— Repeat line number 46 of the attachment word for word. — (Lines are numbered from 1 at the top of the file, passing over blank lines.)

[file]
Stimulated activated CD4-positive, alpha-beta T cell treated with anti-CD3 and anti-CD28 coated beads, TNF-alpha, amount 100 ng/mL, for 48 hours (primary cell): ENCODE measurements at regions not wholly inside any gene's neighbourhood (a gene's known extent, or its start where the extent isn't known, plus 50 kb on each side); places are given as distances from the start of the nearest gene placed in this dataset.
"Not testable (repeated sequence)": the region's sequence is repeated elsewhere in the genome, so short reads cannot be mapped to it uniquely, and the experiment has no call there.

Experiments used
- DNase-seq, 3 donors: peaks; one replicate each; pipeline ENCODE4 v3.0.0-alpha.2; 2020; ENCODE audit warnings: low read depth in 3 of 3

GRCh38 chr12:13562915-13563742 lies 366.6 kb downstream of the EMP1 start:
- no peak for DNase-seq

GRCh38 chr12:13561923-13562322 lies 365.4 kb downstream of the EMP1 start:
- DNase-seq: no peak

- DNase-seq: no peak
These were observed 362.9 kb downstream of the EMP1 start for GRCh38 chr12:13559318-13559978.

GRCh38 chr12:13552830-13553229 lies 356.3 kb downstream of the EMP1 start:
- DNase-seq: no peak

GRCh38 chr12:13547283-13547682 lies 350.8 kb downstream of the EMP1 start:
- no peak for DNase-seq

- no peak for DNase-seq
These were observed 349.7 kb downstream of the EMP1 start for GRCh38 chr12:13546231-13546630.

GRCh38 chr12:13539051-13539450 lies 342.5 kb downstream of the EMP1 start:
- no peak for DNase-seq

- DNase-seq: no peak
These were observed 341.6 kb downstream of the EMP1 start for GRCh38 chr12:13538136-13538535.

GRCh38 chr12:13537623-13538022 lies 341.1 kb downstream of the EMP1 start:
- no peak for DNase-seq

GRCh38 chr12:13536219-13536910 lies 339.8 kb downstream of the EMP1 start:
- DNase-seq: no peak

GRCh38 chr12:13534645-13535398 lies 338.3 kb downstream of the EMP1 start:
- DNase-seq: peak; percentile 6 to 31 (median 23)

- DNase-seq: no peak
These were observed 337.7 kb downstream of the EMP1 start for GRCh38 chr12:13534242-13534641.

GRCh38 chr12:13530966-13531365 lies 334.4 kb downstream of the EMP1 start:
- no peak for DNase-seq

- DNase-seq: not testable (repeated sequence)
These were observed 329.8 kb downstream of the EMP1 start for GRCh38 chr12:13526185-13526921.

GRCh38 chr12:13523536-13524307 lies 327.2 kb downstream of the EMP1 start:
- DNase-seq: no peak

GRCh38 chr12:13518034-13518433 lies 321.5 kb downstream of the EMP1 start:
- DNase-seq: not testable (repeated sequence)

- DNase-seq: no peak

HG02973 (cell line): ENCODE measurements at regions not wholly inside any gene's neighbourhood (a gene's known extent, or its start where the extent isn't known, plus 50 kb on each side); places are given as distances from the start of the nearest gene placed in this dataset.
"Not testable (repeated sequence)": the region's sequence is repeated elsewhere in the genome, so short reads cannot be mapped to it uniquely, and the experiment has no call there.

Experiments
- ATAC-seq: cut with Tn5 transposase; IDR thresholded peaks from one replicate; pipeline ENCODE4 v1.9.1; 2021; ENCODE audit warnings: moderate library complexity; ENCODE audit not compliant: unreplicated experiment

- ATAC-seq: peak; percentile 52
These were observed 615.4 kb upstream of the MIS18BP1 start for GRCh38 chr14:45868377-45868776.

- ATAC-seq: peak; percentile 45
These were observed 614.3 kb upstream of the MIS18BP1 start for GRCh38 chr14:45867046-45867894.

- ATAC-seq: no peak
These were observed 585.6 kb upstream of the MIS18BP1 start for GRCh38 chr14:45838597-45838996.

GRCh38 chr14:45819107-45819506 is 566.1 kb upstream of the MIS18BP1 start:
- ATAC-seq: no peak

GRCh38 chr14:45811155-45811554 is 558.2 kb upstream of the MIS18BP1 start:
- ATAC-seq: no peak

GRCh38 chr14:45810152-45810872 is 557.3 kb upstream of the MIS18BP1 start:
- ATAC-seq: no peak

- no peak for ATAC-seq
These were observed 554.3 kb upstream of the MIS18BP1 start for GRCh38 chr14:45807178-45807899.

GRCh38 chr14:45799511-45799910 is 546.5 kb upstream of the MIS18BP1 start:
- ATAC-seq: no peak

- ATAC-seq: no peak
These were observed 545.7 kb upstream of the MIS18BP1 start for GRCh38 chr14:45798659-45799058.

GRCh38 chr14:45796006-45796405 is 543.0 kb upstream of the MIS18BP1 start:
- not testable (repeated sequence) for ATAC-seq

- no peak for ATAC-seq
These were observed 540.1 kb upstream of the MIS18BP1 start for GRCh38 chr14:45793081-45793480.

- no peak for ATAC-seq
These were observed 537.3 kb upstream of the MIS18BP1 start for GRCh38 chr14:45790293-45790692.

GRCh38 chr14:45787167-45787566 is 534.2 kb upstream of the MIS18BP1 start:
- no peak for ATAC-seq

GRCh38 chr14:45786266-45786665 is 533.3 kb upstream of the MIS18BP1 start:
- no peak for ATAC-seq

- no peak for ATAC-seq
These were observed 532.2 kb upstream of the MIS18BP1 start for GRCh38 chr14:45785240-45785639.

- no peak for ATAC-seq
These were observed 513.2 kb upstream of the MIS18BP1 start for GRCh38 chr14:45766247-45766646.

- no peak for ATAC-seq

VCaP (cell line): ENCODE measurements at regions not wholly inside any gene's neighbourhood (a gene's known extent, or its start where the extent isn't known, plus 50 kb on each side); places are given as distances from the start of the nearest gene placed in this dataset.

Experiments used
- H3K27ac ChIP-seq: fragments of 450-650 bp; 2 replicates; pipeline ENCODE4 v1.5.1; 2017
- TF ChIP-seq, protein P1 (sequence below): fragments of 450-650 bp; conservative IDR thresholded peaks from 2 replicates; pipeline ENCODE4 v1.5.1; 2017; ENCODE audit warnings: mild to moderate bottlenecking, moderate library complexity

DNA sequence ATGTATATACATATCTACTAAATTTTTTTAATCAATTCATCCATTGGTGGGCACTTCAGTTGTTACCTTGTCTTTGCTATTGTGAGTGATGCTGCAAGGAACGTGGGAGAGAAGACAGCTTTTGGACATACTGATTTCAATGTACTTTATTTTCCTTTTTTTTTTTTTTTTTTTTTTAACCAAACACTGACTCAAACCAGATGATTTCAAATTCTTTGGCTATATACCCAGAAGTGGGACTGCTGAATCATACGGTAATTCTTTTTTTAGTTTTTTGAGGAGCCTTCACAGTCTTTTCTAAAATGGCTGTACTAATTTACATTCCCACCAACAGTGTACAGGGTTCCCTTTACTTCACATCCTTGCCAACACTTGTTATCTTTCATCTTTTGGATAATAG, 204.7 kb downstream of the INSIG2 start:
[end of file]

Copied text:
- ATAC-seq: no peak